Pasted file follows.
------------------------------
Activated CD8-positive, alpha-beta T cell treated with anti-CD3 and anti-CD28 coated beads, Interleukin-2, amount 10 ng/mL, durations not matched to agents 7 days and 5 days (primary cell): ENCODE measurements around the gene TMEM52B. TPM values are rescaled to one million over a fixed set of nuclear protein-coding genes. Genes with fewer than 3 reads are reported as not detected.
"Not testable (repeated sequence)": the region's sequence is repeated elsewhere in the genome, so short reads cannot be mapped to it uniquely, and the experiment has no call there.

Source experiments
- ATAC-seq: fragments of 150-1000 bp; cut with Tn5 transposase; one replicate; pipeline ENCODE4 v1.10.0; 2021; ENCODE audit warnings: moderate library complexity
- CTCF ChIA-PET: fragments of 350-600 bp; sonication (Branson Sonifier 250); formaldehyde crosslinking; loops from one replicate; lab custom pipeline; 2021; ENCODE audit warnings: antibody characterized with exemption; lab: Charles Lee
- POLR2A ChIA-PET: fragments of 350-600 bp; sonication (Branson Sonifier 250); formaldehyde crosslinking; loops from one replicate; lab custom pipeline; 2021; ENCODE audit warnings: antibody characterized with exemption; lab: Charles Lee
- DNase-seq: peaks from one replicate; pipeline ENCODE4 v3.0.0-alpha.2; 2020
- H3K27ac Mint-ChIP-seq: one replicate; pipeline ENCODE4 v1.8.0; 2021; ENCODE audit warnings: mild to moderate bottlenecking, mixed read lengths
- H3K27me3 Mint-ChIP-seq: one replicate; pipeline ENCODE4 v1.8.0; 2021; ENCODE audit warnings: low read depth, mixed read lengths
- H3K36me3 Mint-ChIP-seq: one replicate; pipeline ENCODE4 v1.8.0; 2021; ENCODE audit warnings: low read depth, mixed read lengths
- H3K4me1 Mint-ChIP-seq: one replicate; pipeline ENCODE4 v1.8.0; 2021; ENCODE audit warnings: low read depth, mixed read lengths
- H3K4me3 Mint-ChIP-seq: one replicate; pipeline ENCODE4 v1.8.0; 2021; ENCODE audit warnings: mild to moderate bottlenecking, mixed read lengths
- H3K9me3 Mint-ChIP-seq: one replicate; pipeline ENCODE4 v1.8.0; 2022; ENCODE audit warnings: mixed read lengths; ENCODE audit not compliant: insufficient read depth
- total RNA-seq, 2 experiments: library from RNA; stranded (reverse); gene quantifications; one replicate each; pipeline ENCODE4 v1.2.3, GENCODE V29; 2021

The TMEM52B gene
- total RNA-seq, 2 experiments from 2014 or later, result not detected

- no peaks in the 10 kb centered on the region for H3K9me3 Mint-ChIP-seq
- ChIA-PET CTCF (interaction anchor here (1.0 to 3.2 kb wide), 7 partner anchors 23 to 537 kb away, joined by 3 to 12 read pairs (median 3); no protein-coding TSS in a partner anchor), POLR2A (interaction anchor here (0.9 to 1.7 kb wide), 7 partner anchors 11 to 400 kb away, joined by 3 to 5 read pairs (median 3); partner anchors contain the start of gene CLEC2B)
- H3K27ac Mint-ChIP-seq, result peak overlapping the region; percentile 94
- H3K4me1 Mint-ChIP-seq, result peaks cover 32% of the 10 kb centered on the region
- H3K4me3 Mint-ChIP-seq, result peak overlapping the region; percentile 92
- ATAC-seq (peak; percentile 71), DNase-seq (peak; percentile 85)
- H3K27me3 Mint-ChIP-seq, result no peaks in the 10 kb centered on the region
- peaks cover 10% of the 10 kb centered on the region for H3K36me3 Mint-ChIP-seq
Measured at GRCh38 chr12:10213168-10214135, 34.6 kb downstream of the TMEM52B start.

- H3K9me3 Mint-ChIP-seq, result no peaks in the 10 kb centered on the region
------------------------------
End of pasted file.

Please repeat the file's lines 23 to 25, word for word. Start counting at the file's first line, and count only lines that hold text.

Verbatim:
- H3K27me3 Mint-ChIP-seq, result no peaks in the 10 kb centered on the region
- peaks cover 10% of the 10 kb centered on the region for H3K36me3 Mint-ChIP-seq
Measured at GRCh38 chr12:10213168-10214135, 34.6 kb downstream of the TMEM52B start.